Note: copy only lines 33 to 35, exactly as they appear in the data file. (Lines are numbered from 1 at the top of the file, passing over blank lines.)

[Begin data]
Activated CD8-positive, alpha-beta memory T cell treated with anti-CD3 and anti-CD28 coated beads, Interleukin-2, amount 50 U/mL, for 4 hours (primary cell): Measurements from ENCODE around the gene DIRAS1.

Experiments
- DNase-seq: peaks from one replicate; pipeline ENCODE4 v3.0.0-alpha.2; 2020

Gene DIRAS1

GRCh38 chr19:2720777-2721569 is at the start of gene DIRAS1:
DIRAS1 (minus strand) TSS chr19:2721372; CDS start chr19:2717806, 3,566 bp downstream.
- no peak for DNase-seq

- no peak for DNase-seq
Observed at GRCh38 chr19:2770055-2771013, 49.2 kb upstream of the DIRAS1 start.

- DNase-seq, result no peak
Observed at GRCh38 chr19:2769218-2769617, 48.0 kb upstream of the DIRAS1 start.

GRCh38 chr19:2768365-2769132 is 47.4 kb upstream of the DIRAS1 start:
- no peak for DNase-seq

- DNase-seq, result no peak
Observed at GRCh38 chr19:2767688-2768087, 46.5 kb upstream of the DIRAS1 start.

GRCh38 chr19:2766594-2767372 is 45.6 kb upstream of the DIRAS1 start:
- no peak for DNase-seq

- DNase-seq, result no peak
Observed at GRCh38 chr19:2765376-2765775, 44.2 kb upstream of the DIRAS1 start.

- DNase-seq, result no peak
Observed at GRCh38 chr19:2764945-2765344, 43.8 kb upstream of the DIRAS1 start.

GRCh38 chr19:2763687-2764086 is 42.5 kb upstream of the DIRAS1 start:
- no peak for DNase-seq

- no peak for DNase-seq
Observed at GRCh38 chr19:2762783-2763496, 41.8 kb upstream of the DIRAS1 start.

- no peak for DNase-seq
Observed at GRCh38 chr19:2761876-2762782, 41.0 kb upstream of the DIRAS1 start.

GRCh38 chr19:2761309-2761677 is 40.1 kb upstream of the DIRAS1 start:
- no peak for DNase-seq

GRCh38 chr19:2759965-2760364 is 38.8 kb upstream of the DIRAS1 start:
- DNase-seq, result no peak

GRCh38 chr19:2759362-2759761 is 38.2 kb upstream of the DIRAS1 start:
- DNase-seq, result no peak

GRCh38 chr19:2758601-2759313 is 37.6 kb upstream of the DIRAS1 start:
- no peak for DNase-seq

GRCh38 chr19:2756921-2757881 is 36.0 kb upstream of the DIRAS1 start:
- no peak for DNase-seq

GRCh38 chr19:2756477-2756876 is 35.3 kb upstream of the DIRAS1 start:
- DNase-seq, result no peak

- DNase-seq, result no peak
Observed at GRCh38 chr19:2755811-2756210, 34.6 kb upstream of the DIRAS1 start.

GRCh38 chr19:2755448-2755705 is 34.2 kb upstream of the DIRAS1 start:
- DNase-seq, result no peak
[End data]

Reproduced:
- DNase-seq, result no peak

GRCh38 chr19:2758601-2759313 is 37.6 kb upstream of the DIRAS1 start:
- no peak for DNase-seq